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Entrance of the Theotokos into the Temple

Adapted from an article from the website A Reader's Guide to Orthodox Icons


 

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Today is the prelude of God's pleasiure, 
and the proclamtion of man's salvation.  
The Virgin appears in the Temple of God, 
 The Virgin is clearly make manifest in the temple of God
and foretells Christ to all.
Let us also cry out to her with a mighty voice,
"Hail, fullfillment of the Creator's dispensation".

- Apolytikion for the Feast of the Entrance -


One of the Twelve Great Feasts, and the first major feast of the Advent period , is that of the Entrance of the Mother of God into the Temple of Jerusalem.  As the hymn for the feast says, the Entrance of the Mother of God into the Temple is the "prelude" of God's plan for Salvation: the Incarnation.

The details of the feast are recounted in the 2nd century writing, the Protoevangelium of James, which describes the birth and early life of Mary, before the Annunciation of the divine plan for her to be the Mother of God.  After God granted a child to the elderly couple, Joachim and Anna, it was decided that she would be entirely dedicated to God.  And so, when their girl was three years old, she was brought by her parents to the Temple in Jerusalem.

The Icon

Although the texts of the event are ancient, the feast didn't appear in the Church until the 6th century A.D., and then only in the East.  The feast was not introduced in the West until after the Great Schism, as late as the 14th century.  Neglected in the West, it is one of the Twelve Great Feasts of the Orthodox Church and, as mentioned, the prelude to the Nativity of Christ: Christmas.  The relatively late introduction of the feat to the Church means that icons are also relatively late, normally after the 11th century.  As a result, the icons show little variation from the15th century example shown at the beginning of this article.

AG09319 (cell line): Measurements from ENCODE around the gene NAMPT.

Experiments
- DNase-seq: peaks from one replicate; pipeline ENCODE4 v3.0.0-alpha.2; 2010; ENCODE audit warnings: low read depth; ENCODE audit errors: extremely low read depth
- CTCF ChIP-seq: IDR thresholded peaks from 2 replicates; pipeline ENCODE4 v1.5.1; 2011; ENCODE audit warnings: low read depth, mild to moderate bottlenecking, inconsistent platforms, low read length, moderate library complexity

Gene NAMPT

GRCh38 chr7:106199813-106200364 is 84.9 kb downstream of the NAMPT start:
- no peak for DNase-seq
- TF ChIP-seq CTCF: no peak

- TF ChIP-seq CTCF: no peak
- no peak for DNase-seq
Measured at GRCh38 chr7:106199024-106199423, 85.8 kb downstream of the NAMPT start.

The infant Mary is shown as a small adult, wearing even the same clothing (red-over-green, with the three stars of perpetual virginity) as in icons of her as an adult. She is racing towards Saint Zacharias at the entrance of the Temple, who is dressed unmistakably as the High Priest and with halo and who stoops down to greet her.  In her wake, she leaves her parents, Saints Joachim and Anna, (also with halos), and the retinue of young maidens who accompanied the Holy Family to the Temple.  All of this is described in the Protoevangelium. On lifitng up the young Theotokos, Zacharias declares:

"It is in you that He has glorifed your name in every generation.  It is in you that He will reveal the Redemption that He has prepared for His people in the last days."

Mary was then raised in the temple, with the other maidens, until she reached puberty.  At this point, the Gospels take up the narrative: her betrothal to the widower Joseph, the Annunciation, and the birth of Christ.  Church tradition further states that during Mary's time in the Temple, she was lead into the Holy-of-Holies -- the most sacred part of the Temple -- where she was attended to by angels.  This is shown in the icon, where Mary is seemingly at the top of a tall tower; this is figurative, as the Holy-of-Holies was not at the top of a tower, but behind a veil (which is also sometimes shown in icons, flung back).

The Temple is usually shown in the background, often depicted anachronistically as a church building with cupolas and crosses.  Depicting the Jewish Temple as a Christian church is done deliberately, rather than in ignorance, in this and other icons: these holy images show the spiritual reality of the Jewish Temple, which prefigured in both form and use the things completed by Jesus Christ's birth by the Virgin Mary.  Often, a cloth is shown draping over the whole scene, indicating that the icon's main scene is actually happening inside the Temple. Thus, the outside and the inside of the building is shown simultaneously; a common iconographic technique used in other icons such as the Nativity of the Mother of God and the Presentation of Christ in the Temple.

The icon below, from 14th century Russia, contains all these features but is rare in also showing Mary's future fiancee -- Saint Joseph -- on the left.  His hands are covered, in reverence, anticipating his future betrothal to the future Mother of God, pure virginal vessel of the Son of God.


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